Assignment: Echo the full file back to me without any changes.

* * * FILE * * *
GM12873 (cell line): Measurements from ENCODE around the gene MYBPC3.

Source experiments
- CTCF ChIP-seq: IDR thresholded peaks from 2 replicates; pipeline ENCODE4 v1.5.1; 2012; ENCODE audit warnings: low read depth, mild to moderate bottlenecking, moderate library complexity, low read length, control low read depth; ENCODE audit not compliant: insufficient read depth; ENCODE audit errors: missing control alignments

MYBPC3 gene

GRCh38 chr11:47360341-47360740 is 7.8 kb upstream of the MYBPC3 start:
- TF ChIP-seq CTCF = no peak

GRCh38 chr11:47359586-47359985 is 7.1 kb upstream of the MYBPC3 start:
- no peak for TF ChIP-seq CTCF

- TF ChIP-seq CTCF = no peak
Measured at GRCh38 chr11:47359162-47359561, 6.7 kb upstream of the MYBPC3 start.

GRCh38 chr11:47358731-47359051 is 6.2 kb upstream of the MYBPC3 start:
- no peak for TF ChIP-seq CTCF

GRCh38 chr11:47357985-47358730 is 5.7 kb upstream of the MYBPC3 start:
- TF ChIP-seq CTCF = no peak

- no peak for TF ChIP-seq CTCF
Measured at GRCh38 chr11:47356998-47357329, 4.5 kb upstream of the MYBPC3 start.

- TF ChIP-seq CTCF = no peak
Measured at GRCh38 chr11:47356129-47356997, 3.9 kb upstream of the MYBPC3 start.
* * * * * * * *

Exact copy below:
GM12873 (cell line): Measurements from ENCODE around the gene MYBPC3.

Source experiments
- CTCF ChIP-seq: IDR thresholded peaks from 2 replicates; pipeline ENCODE4 v1.5.1; 2012; ENCODE audit warnings: low read depth, mild to moderate bottlenecking, moderate library complexity, low read length, control low read depth; ENCODE audit not compliant: insufficient read depth; ENCODE audit errors: missing control alignments

MYBPC3 gene

GRCh38 chr11:47360341-47360740 is 7.8 kb upstream of the MYBPC3 start:
- TF ChIP-seq CTCF = no peak

GRCh38 chr11:47359586-47359985 is 7.1 kb upstream of the MYBPC3 start:
- no peak for TF ChIP-seq CTCF

- TF ChIP-seq CTCF = no peak
Measured at GRCh38 chr11:47359162-47359561, 6.7 kb upstream of the MYBPC3 start.

GRCh38 chr11:47358731-47359051 is 6.2 kb upstream of the MYBPC3 start:
- no peak for TF ChIP-seq CTCF

GRCh38 chr11:47357985-47358730 is 5.7 kb upstream of the MYBPC3 start:
- TF ChIP-seq CTCF = no peak

- no peak for TF ChIP-seq CTCF
Measured at GRCh38 chr11:47356998-47357329, 4.5 kb upstream of the MYBPC3 start.

- TF ChIP-seq CTCF = no peak
Measured at GRCh38 chr11:47356129-47356997, 3.9 kb upstream of the MYBPC3 start.